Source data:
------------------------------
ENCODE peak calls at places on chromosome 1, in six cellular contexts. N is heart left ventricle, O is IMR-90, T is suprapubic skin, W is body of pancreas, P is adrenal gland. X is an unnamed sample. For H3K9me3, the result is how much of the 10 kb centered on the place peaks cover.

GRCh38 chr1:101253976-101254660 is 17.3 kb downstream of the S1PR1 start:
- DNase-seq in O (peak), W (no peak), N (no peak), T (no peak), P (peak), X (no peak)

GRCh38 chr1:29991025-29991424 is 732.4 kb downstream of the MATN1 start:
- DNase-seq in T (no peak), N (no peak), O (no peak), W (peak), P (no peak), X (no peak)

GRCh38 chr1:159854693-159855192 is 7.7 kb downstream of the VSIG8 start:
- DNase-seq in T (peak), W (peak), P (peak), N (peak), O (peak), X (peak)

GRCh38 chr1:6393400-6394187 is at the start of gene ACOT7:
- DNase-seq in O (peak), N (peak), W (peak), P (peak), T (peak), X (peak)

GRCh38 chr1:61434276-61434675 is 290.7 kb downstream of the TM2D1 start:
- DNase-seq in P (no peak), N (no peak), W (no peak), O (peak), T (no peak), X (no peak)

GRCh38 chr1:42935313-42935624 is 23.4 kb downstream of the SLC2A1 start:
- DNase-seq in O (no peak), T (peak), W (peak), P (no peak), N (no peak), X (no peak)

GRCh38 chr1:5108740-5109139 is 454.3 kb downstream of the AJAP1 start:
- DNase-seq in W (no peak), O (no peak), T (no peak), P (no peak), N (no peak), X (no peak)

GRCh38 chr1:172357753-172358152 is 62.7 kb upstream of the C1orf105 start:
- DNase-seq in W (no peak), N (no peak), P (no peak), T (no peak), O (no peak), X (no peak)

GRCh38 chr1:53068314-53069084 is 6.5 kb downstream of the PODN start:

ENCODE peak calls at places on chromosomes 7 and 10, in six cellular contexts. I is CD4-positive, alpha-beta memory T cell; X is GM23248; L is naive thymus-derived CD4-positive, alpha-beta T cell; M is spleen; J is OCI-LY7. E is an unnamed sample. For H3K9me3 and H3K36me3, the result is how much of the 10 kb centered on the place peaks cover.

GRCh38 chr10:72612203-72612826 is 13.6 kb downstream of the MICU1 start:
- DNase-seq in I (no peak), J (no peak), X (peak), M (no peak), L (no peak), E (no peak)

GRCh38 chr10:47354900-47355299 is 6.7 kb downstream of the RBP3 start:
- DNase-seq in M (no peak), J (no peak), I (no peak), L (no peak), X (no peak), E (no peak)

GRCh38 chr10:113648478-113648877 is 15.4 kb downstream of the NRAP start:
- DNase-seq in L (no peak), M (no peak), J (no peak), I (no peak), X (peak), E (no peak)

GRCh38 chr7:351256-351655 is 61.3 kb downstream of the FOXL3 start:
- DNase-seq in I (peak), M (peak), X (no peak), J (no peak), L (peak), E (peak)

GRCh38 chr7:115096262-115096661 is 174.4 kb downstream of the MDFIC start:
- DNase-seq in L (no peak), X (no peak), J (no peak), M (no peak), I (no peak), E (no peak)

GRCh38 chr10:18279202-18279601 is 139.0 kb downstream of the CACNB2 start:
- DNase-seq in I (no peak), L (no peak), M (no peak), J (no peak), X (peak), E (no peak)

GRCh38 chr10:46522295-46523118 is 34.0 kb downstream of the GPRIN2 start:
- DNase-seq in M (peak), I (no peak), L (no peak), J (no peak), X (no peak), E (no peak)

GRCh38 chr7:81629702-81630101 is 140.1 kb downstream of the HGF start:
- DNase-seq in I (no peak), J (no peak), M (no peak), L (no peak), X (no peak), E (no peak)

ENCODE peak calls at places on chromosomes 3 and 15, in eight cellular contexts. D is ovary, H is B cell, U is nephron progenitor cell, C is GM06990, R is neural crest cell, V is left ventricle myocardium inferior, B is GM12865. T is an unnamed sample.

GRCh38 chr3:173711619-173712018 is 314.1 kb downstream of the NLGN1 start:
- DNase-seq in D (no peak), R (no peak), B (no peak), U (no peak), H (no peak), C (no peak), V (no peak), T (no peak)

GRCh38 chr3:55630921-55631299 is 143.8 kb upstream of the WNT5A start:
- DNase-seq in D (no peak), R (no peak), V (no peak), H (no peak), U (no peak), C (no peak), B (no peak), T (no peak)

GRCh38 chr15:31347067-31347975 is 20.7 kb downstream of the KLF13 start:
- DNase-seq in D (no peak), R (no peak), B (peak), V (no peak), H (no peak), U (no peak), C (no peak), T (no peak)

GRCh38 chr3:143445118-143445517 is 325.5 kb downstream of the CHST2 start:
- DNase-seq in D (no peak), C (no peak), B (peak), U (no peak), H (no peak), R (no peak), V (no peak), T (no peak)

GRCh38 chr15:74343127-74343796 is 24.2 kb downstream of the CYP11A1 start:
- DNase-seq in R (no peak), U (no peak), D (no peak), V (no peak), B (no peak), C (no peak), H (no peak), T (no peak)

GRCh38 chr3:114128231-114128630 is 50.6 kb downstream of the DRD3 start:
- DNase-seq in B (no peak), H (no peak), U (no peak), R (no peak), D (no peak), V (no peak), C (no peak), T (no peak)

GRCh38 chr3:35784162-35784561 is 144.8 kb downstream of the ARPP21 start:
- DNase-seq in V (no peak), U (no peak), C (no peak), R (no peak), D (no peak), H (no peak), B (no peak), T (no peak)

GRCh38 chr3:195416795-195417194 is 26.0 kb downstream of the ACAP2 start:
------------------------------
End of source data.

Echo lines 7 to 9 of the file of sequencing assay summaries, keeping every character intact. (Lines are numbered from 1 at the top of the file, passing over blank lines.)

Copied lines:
- DNase-seq in T (peak), W (peak), P (peak), N (peak), O (peak), X (peak)

GRCh38 chr1:6393400-6394187 is at the start of gene ACOT7:
- DNase-seq in O (peak), N (peak), W (peak), P (peak), T (peak), X (peak)